This towering island luxury property boasts of Trump’s signature resort experience, but technically, Trump International Hotel & Tower Waikiki is not owned or developed by The Trump Organization. Irongate, a Los Angeles real estate company, built the hotel which opened in 2009 and leases the Trump name, it’s a win-win arrangement. Trump likes to showcase his name and name recognition helps fill the 500 ocean view rooms. It’s a beauty.
Five-star, exclusive Honolulu accommodations towering over white sand beaches, where one may indulge in outdoor dining, live entertainment, a private fitness center, a library, the spa, and a private business center, just in case you’re forced to go to Hawaii on a business trip.
The General Motors Building, Midtown Manhattan, NY
The General Motors Building takes up an entire city block of midtown Manhattan, facing Fifth Avenue, Madison Avenue, 58th Street, and 59th Street. The busiest store in the world can be found through a massive glass cube, down a spiral staircase or a glass elevator, into the basement to, you guessed it, the Apple Store. Other high-end retailers take up space, and there’s plenty. The colossal building leases an astounding 1.7 million-square-feet. In 1982 General Motors sold their namesake skyscraper. It changed hands several times, however, in 1998 Trump and insurance company Conesco teamed up to purchase it for $878 million.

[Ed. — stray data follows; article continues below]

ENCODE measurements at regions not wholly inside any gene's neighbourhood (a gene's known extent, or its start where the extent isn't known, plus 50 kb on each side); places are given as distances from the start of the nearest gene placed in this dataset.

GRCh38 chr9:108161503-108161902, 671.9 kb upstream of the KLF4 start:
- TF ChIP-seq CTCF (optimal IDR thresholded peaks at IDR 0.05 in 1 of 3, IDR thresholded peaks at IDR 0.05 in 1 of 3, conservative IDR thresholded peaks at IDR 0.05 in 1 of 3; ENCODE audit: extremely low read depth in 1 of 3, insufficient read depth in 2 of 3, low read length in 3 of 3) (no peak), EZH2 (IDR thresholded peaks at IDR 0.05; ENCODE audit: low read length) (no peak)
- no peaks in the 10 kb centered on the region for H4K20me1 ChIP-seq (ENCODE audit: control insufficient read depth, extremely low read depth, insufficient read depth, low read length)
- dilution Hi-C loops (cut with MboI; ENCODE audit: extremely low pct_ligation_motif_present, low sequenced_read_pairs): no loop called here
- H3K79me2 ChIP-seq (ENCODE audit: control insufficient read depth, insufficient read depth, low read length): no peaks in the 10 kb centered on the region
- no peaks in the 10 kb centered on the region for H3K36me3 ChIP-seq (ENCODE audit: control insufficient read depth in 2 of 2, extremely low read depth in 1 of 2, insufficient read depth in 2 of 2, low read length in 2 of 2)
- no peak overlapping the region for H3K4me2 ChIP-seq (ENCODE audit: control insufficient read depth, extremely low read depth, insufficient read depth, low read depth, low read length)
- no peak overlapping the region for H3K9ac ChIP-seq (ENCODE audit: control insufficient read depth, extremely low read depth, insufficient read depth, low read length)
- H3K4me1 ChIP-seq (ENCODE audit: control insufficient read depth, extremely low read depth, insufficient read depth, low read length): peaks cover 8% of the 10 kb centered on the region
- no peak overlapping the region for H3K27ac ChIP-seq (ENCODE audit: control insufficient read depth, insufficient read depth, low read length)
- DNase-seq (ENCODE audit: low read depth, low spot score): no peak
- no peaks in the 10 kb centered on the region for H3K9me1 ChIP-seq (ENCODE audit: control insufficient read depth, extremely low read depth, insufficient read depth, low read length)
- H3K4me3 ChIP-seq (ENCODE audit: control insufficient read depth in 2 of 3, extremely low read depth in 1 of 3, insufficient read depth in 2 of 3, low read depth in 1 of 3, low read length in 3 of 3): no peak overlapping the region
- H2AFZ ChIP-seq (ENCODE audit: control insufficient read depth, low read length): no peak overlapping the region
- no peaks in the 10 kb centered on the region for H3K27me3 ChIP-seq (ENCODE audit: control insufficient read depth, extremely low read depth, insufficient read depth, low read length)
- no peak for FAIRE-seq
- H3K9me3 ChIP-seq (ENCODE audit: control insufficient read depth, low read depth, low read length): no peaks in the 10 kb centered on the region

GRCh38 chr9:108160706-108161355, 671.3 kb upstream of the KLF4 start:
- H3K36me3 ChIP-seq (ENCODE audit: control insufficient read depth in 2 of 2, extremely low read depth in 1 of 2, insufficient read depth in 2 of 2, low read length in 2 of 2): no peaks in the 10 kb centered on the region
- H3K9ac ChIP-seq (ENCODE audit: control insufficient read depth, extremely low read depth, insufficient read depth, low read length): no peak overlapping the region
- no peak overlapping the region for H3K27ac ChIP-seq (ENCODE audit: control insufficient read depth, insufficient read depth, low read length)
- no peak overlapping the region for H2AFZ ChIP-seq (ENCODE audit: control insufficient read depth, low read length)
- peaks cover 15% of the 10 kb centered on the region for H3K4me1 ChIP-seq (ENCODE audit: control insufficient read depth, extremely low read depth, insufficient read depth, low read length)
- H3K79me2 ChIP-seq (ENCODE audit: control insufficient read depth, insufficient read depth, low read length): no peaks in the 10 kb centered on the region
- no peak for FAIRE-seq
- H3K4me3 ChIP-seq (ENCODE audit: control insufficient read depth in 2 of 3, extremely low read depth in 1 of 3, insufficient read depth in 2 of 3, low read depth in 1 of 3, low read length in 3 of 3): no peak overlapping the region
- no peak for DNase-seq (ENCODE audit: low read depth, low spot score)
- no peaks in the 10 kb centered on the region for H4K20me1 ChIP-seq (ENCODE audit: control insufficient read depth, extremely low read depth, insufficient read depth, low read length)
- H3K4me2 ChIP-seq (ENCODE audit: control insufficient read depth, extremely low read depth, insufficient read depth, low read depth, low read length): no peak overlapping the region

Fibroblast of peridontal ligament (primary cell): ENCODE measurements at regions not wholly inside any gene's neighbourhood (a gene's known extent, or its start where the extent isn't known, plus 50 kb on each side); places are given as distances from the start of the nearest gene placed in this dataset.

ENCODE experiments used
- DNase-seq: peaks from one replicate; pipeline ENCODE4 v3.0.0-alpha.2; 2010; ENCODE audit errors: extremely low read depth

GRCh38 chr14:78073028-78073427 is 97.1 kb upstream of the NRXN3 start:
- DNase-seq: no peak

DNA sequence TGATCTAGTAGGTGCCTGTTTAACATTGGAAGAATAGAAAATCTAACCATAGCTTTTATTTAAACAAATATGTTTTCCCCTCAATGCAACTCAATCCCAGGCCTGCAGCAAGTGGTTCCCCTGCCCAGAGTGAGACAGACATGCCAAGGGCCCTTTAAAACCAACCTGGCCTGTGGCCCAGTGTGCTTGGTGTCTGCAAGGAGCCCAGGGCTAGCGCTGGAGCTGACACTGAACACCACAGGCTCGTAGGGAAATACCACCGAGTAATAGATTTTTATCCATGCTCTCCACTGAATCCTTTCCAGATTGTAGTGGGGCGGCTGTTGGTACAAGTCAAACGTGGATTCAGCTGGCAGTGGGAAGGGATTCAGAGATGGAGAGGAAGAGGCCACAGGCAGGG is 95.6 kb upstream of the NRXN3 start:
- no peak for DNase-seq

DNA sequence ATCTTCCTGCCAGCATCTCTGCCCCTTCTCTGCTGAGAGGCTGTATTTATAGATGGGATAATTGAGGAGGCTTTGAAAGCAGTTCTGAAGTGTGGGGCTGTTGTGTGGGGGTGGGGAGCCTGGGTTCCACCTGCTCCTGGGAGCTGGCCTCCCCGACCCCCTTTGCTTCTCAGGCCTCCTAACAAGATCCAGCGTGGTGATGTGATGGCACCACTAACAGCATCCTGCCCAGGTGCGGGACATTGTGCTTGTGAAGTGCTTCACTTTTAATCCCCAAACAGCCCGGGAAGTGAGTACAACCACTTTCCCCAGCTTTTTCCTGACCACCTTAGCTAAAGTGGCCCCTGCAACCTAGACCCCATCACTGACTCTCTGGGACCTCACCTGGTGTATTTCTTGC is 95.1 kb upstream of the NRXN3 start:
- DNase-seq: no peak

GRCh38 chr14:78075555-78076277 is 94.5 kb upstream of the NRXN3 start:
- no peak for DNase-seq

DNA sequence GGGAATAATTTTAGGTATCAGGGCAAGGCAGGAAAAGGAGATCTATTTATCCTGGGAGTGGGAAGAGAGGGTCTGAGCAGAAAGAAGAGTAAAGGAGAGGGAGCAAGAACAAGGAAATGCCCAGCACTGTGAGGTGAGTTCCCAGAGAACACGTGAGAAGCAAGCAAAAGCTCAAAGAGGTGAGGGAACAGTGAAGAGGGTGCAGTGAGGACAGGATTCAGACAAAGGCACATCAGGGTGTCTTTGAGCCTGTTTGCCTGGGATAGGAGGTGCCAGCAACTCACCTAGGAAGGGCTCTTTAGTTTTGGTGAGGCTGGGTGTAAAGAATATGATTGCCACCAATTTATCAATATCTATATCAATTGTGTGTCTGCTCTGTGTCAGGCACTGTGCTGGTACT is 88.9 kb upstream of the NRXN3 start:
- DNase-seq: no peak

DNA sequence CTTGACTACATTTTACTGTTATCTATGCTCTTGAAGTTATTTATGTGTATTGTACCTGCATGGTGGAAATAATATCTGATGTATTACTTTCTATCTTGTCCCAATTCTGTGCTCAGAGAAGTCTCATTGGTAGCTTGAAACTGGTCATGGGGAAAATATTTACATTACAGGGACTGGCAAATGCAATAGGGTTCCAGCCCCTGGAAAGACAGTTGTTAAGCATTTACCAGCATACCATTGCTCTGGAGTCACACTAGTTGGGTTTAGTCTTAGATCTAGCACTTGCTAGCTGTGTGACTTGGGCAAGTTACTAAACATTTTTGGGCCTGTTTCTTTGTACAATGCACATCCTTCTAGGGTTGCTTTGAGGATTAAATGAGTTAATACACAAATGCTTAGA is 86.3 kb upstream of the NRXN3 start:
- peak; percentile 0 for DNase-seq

Trump chipped in only $11 million for half a stake in the General Motors Building but wasted no time emblazoning the tower with his name in gigantic gold letters. The white marble covered building is 50 stories high and was completed in 1968. Trump cashed in on his investment in 2004, selling the building to developer Harry Macklowe for $1.4 billion whose dramatic real estate loss in 2015 was chronicled by author Vicky Ward’s 2004 book, The Liar’s Bell. Today, the building is worth about $3.4 billion.
Grand Hyatt Hotel, Midtown Manhattan, NY
The historic New York Commodore Hotel located at Grand Central Terminal became the Grand Hyatt Hotel after Trump and the Hyatt Corporation worked together in the 1970s to purchase and renovate the 1919 building with a sleek modern atrium and a glass-sheathed facelift, what would become Trump’s signature mirrored glass and stainless steel façade. It opened in 1980 to wild fanfare, winning the spotlight for the gregarious Trump. It would become the launchpad for Trump’s career as a New York real estate developer. With behind the scenes help from his dad, Fred Trump, Donald won media attention and accolades for being the bold entrepreneur who dared to take on the major project of developing the site and rejuvenating the deteriorating railway hotel and neighboring area with Grand Hyatt’s gleaming high rise.